Saturday, February 17, 2018
Education

Hernando students facing higher prices for school lunches

BROOKSVILLE — School lunch prices will increase next year, but it's up to the Hernando County School Board to decide by how much.

The board on Tuesday will consider two options for raising the prices to ensure the district is in compliance with federal law. The law requires districts to charge enough that the revenue from students who pay for their lunches is enough to cover the expense to provide those meals. Federal dollars received for the free and reduced-price meal program cannot subsidize the cost of meals for students who pay full price, said food and nutrition services director Lori Drenth.

To comply with the law, Drenth said, the Hernando district must raise elementary lunch prices by 30 cents, to $2, and the high school lunch price by a quarter, to $2.25.

One option is to increase the prices by the full amount right away, effective next school year.

The district doesn't have to do it that way, though. The law gives districts that are not in compliance the option to get there gradually by raising prices by a minimum of 10 cents each year.

The second option Drenth will present to the board is to raise the prices incrementally over the next three years.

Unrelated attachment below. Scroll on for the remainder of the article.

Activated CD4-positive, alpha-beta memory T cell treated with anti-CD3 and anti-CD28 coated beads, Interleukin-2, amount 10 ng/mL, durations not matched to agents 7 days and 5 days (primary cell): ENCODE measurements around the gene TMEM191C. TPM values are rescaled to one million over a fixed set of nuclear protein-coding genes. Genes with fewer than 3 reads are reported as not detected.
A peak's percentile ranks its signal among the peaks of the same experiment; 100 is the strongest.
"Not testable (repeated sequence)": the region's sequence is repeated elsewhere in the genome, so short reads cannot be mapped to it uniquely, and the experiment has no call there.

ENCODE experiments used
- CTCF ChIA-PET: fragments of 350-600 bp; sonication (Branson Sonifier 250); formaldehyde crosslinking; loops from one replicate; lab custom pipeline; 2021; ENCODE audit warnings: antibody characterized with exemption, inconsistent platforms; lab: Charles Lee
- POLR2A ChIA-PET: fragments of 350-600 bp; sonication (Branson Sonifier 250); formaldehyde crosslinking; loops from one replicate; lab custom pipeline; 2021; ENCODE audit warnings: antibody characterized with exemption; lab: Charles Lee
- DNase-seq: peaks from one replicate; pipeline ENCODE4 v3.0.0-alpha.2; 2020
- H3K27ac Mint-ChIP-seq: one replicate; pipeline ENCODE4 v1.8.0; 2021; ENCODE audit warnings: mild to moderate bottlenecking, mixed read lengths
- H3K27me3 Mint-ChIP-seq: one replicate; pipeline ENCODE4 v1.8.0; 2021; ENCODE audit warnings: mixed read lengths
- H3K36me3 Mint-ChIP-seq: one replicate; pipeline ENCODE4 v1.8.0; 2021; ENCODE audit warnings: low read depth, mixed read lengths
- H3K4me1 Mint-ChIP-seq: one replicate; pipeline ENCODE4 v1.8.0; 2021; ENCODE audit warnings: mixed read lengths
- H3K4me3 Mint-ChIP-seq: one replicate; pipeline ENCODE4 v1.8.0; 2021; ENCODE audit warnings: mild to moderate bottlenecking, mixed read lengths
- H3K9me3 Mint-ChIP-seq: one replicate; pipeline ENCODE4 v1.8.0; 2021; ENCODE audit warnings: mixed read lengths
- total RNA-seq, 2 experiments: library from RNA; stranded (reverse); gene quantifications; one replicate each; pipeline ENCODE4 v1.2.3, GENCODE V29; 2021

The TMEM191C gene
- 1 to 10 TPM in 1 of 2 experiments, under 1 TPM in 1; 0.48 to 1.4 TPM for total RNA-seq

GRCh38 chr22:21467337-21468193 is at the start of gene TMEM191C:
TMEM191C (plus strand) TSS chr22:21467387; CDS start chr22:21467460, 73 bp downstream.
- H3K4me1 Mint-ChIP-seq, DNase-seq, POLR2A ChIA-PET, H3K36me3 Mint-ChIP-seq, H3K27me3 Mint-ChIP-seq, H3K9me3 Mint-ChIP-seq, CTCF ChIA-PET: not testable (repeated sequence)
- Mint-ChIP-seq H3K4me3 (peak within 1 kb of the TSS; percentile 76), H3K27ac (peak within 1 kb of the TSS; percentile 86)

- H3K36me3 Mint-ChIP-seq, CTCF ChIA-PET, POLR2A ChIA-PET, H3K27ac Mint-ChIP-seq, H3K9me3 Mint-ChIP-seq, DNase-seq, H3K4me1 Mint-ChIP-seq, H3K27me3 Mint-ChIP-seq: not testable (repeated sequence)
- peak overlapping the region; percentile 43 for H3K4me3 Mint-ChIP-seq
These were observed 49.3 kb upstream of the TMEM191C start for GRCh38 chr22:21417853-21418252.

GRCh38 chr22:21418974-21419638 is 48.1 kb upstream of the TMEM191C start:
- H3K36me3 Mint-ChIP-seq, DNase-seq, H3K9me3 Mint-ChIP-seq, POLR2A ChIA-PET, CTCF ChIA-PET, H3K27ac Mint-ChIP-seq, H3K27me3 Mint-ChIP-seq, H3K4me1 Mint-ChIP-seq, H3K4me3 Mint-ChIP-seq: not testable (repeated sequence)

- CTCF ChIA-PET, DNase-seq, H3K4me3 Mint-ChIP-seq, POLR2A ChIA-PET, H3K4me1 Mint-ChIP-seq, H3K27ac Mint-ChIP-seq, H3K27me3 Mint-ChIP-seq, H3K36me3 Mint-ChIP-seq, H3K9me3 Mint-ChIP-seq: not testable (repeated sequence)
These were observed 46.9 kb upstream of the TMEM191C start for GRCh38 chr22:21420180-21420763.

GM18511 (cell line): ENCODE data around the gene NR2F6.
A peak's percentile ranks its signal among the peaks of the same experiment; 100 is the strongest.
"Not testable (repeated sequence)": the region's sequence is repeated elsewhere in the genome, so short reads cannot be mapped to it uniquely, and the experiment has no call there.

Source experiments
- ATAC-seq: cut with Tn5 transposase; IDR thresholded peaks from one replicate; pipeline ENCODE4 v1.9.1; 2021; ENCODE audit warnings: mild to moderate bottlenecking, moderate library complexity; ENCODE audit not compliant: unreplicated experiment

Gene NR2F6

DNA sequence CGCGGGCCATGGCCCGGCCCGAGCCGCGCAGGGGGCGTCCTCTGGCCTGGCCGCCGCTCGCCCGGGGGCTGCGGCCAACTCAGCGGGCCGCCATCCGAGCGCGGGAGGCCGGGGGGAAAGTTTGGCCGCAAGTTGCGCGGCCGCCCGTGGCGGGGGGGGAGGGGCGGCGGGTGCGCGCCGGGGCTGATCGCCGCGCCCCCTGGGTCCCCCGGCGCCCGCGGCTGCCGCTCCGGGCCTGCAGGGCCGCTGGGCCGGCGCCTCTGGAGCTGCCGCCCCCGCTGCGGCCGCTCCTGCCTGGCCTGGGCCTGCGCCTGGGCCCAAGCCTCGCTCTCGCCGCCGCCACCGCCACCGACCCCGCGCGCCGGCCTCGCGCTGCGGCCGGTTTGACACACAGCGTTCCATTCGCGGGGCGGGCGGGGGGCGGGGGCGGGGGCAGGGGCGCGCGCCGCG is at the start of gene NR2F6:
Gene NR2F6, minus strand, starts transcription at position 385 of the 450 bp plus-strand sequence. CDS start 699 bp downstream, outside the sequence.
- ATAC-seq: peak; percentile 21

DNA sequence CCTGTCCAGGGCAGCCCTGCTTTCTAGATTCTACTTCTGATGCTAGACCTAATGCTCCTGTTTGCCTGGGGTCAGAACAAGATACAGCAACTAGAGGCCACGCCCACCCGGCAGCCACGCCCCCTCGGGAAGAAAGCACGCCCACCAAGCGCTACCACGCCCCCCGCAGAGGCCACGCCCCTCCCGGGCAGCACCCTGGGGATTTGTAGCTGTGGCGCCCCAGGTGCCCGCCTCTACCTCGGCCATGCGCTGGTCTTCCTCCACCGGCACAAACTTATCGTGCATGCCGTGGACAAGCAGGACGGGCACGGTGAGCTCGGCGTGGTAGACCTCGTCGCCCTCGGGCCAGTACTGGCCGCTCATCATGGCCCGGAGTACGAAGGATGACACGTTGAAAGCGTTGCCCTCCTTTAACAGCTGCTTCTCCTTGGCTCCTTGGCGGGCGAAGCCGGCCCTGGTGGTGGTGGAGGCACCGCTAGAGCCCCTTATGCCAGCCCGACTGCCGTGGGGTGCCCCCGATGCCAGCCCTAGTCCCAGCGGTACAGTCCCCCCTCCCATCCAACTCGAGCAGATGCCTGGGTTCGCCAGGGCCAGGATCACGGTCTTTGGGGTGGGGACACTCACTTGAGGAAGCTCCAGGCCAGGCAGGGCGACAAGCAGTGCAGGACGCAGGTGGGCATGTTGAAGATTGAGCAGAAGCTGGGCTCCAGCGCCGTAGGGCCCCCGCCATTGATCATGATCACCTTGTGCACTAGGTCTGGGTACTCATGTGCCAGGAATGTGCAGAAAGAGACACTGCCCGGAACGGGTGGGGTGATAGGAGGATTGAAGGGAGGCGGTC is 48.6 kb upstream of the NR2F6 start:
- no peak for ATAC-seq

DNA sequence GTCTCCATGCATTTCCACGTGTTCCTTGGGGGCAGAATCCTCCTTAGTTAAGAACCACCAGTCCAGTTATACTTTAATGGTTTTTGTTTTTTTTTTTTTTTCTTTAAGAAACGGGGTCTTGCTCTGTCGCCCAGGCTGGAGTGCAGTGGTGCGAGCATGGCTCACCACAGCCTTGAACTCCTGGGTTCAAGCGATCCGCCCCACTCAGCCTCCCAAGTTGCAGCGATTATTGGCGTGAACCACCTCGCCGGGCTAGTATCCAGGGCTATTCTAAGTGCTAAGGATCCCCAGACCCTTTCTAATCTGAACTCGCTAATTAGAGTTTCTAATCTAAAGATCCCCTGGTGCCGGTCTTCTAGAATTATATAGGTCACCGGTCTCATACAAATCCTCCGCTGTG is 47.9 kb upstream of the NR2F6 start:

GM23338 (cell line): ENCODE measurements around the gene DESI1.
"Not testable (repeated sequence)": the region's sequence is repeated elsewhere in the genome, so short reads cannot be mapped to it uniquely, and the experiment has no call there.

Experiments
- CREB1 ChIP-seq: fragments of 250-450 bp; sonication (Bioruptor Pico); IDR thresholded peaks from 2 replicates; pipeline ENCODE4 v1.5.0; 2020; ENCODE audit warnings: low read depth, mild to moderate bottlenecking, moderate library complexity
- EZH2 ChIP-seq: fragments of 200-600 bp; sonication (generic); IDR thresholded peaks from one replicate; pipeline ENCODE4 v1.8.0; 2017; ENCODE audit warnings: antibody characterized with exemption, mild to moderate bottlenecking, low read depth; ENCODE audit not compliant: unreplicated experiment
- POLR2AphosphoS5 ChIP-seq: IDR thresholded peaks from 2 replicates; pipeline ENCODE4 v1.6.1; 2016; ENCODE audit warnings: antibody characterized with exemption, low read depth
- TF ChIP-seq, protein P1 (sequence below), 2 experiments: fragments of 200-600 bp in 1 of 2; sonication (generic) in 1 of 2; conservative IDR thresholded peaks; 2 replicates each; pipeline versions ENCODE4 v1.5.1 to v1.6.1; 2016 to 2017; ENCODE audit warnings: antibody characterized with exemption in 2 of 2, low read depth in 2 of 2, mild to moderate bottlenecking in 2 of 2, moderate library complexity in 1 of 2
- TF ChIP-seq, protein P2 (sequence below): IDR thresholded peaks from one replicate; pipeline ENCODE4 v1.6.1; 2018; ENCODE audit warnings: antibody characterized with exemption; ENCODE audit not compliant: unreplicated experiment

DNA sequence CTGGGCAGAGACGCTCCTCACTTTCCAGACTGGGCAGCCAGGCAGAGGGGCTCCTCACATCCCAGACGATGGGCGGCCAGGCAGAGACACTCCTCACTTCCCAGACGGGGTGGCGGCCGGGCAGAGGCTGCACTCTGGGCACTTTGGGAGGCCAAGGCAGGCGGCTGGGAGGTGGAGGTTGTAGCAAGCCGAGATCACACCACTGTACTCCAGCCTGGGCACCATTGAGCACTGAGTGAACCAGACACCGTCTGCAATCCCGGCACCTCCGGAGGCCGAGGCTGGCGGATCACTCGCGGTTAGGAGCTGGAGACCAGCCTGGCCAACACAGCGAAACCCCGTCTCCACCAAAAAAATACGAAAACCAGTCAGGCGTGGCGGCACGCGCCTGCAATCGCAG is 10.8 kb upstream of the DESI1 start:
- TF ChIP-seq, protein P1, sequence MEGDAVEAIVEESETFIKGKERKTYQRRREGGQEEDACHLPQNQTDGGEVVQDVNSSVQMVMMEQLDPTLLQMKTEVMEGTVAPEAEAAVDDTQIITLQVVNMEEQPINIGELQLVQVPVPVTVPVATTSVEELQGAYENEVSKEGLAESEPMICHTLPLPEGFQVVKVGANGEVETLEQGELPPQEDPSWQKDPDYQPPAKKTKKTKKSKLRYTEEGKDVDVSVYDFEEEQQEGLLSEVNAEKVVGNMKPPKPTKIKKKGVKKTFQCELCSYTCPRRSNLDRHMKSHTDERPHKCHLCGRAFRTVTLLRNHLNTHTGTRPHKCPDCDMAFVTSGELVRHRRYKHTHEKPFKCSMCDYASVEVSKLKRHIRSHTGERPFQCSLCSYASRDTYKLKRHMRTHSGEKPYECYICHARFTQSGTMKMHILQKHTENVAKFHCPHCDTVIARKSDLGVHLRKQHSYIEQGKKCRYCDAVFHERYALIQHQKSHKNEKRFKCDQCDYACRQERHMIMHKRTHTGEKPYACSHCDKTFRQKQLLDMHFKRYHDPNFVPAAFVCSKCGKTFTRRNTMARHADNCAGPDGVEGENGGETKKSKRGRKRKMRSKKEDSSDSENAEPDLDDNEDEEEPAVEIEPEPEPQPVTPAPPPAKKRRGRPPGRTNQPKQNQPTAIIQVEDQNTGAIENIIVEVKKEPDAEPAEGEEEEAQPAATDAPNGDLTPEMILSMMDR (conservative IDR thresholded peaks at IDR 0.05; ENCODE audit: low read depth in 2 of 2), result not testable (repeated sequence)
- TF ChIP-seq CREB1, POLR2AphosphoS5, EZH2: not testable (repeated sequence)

The elementary lunch prices would rise by 10 cents each year, reaching $2 by the 2014-15 school year. The high school rates would increase by 10 cents over the next two years and then by a nickel in 2014-15.

The obvious benefit of the second option is to soften the blow to family budgets, Drenth said.

"You can do the slow, steady increase, and the other option is to rip the Band-Aid off and get us to where we need to be quickly," she said.

Both options include a two-tier high school lunch pricing system that would start in 2014-15. Students would pay $2.25 for the standard fare, or $2.50 for premium entrees that cost the district more to provide. These might include some pizzas, chicken breast and vegetarian items such as hummus and a spicy black bean burger.

The price increases would affect thousands of families.

Of the district's roughly 22,500 students, about 8,300 are currently not eligible for free or reduced-price lunches, Drenth said. Of those, about 6,200, or 75 percent, purchase meals.

Those numbers constantly fluctuate, but Drenth said she is fairly confident that the prices reached in 2014-15 would keep the district in compliance with the federal law for some time.

"That will give us some breathing room and give us the opportunity to keep it static for a while," she said.

Drenth's department budget is about $10 million, the bulk of the revenue coming from federal sources. Roughly 94 percent of the budget goes to food, employee salaries and benefits. The rest goes to pay for various supplies and to reimburse the district for associated costs, from electric bills to trash bins.

Tony Marrero can be reached at (352) 848-1431 or [email protected]

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